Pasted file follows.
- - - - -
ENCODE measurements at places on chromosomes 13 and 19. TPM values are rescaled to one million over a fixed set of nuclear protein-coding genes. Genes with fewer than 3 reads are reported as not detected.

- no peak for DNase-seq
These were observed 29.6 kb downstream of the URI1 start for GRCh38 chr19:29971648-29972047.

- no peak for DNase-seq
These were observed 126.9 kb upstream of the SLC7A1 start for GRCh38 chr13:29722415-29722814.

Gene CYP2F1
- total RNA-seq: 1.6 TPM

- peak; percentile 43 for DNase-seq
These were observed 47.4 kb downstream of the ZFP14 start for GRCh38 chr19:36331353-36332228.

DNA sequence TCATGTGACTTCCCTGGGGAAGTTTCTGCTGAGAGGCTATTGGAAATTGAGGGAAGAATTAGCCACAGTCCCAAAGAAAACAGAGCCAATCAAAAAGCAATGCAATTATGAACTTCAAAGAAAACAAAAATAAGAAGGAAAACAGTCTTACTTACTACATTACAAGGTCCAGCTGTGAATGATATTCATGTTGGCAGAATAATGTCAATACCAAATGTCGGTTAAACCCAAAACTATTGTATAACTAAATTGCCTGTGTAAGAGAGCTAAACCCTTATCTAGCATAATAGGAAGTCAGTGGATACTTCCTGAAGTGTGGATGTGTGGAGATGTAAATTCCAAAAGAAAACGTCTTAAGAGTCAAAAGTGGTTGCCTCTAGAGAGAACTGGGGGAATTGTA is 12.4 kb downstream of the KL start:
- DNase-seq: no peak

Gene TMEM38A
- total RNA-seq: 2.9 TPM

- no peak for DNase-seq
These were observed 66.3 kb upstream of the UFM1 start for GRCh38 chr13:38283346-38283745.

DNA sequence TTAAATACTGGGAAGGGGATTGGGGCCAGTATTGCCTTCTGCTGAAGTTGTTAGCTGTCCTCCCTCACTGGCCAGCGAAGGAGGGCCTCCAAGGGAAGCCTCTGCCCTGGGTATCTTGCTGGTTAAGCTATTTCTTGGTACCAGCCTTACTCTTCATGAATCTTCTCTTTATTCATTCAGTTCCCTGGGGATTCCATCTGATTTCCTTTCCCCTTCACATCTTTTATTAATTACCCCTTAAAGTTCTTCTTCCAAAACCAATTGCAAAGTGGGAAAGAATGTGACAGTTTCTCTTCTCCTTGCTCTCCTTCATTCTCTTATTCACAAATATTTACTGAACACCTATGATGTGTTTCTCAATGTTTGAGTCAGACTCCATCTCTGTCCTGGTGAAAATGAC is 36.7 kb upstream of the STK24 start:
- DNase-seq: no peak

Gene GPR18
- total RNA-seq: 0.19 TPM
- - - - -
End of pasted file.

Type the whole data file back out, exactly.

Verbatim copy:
ENCODE measurements at places on chromosomes 13 and 19. TPM values are rescaled to one million over a fixed set of nuclear protein-coding genes. Genes with fewer than 3 reads are reported as not detected.

- no peak for DNase-seq
These were observed 29.6 kb downstream of the URI1 start for GRCh38 chr19:29971648-29972047.

- no peak for DNase-seq
These were observed 126.9 kb upstream of the SLC7A1 start for GRCh38 chr13:29722415-29722814.

Gene CYP2F1
- total RNA-seq: 1.6 TPM

- peak; percentile 43 for DNase-seq
These were observed 47.4 kb downstream of the ZFP14 start for GRCh38 chr19:36331353-36332228.

DNA sequence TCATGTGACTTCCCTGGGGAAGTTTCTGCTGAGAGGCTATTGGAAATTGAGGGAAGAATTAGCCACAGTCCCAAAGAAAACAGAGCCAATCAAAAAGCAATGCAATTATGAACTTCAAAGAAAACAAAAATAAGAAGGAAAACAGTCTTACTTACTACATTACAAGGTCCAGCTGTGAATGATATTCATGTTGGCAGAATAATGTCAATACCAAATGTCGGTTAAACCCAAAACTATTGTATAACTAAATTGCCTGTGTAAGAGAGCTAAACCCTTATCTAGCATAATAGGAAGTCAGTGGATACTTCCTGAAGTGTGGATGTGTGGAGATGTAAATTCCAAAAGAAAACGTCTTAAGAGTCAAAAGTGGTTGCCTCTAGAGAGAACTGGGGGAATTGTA is 12.4 kb downstream of the KL start:
- DNase-seq: no peak

Gene TMEM38A
- total RNA-seq: 2.9 TPM

- no peak for DNase-seq
These were observed 66.3 kb upstream of the UFM1 start for GRCh38 chr13:38283346-38283745.

DNA sequence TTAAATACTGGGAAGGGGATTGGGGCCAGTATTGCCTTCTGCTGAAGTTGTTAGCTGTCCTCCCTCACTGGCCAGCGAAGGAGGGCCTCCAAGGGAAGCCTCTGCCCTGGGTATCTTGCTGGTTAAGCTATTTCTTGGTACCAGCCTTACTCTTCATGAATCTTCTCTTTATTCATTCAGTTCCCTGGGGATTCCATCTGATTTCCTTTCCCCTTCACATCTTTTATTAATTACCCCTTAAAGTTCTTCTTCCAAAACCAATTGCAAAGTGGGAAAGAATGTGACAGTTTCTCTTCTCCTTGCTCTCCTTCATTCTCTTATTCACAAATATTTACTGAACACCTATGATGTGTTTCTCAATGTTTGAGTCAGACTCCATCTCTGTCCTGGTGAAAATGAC is 36.7 kb upstream of the STK24 start:
- DNase-seq: no peak

Gene GPR18
- total RNA-seq: 0.19 TPM